Theo Riddick

Five things we learned: Notre Dame 17, BYU 14

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From the sounds of it, you’d have thought Notre Dame’s football team beat BYU while keeping an eye on Twitter, Facebook and message boards. The same social media and white noise that Brian Kelly warned his team about all week was tough on the No. 5 team in the country after a hard fought 17-14 victory. So when the Irish head coach walked up the tunnel and into the winning team’s locker room, he let his team know that he expected to hear a little bit more celebration.

“I think the thing that was concerning for me the most is when our guys came in, I didn’t sense a great feeling after winning a tough, tough, football game,” Kelly said. “That’s a team that won ten games last year. That’s a bracket-buster team in basketball parlance. That’s a darn good football team.”

If the emotions were subdued inside Irish quarters, its because this football team understands that expectations have been elevated. And they’ll go nowhere but up after this victory, with Notre Dame packing their things and heading to Norman, Oklahoma where a date with the Oklahoma Sooners awaits.

With any quarterback controversy stopped in its tracks by Kelly before he even got off the field (Everett Golson will start against the Sooners), let’s find out what we learned in Notre Dame’s 17-14 victory.

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This football team can win without playing its best.

It wasn’t pretty for the Irish. Nor was the team playing to the noble characteristics that got them this far. But against a plucky opponent that took advantage of its opportunities, Notre Dame answered the bell in the second half, taking care of business and winning the football game. And while there’s joy after a victory, it’s clear that this team understands the expectations that come with being a top-five team.

“We won, and that’s great,” center Braxston Cave said after the game. “But I think guys hold themselves to a higher standard than what we put out there.”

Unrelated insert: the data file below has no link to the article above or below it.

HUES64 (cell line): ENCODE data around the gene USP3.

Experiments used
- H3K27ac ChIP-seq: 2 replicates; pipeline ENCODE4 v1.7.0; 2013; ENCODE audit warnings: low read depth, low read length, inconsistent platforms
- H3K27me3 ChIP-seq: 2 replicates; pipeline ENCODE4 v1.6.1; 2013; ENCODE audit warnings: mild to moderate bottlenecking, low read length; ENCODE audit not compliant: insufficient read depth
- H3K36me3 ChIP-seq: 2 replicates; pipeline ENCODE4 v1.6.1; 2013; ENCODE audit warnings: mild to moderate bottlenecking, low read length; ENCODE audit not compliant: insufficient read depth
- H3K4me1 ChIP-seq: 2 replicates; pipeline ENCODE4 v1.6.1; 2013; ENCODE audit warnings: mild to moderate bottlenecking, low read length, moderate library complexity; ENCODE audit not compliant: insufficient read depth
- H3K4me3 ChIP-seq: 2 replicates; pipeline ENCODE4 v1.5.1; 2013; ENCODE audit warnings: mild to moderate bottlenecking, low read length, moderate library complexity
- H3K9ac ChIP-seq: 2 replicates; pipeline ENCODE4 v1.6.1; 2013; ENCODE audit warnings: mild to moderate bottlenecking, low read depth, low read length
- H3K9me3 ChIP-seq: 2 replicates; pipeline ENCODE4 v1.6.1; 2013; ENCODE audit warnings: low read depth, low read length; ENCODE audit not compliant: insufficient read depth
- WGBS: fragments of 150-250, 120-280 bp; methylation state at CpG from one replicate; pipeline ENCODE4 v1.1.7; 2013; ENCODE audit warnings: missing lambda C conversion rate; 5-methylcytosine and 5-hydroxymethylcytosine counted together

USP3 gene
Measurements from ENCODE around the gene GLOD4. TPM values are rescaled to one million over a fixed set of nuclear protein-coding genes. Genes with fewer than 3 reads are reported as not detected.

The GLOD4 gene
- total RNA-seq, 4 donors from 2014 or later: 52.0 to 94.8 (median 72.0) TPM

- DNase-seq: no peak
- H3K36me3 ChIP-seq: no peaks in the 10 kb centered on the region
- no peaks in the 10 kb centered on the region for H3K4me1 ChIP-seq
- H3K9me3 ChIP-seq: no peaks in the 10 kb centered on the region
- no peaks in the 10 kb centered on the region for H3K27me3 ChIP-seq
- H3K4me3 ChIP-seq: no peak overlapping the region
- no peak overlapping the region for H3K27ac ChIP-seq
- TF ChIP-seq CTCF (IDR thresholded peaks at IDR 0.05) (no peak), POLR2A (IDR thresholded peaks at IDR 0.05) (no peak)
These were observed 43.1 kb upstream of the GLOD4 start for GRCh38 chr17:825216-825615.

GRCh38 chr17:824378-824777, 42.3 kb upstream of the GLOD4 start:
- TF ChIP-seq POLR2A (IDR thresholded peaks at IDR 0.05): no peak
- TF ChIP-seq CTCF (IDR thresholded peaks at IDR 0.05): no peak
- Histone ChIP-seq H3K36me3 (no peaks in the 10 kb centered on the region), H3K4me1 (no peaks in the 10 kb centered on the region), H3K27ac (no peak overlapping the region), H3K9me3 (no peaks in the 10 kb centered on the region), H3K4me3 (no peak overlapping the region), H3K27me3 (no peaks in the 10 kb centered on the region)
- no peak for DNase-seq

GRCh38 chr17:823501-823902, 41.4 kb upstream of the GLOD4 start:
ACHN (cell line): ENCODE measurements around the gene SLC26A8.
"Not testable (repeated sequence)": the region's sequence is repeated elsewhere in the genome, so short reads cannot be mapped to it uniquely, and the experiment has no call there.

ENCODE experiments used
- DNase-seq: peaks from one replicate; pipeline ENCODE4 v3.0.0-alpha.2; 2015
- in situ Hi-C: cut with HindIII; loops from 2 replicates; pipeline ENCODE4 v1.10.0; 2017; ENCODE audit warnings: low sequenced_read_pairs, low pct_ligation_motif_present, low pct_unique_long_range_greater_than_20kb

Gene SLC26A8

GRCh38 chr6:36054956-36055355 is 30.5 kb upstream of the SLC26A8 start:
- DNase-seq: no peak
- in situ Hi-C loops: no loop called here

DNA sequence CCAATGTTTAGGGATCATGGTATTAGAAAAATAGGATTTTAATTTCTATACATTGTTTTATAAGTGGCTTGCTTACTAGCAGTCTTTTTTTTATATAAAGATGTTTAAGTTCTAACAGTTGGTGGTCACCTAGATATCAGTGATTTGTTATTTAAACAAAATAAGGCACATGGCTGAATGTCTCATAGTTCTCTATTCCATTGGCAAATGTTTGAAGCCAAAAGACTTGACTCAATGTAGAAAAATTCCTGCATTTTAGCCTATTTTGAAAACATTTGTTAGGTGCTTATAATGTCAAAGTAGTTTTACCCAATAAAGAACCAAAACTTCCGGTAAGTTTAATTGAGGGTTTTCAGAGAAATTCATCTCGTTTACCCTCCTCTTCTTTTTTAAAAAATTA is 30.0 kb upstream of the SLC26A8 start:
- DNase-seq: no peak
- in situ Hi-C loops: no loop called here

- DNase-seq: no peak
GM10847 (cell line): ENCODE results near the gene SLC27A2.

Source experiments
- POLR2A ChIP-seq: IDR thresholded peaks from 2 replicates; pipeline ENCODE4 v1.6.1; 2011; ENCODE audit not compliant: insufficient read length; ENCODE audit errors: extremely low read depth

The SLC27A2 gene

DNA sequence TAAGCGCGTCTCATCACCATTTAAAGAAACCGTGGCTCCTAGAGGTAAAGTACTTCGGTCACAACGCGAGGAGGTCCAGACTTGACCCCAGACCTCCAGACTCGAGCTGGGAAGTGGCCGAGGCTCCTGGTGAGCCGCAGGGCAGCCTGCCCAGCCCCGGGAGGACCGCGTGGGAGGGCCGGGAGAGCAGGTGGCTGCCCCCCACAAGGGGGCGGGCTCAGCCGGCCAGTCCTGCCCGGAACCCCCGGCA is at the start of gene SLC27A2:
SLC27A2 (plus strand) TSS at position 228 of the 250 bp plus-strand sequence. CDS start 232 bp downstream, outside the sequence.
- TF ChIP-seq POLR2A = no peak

It’s not just the guys in the locker room. Irish nation took to the internet, filled with panic and anxiety as they watched Notre Dame bumbled their way through the middle section of the football game. The passing game went dry. The defense couldn’t get off the field. Kyle Brindza missed two field goals he needed to convert. On a day where nothing seemed to go right, the Irish just went back to work and kept plugging, paying no attention to the energy vacuum that turned Notre Dame Stadium into a collection of 80,000 nervous fans sitting on their hands.

With just about everybody following Irish football knowing that a win would set up a gigantic match-up in Oklahoma next weekend, the Irish may not have been flat or fallen into a trap, but they sure didn’t play sharp. So they’ll celebrate a victory today, and come back tomorrow ready to correct some sloppy play.

“Saturday, you win the football game, and you need to feel that excitement,” Kelly said. “And then Sunday, Sunday could be an interesting day. But let’s wait for Sunday. Saturday is for success and celebration.”

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Even with George Atkinson stuck in neutral, Theo Riddick and Cierre Wood ran this team to victory.

Maybe Kelly was right when he wouldn’t put any stock into the fact that Theo Riddick was running for almost two yards per carry less than any other running back on the roster. Because today, Kelly was rewarded for putting his stock in Riddick, and the senior back played the best game of his Notre Dame career.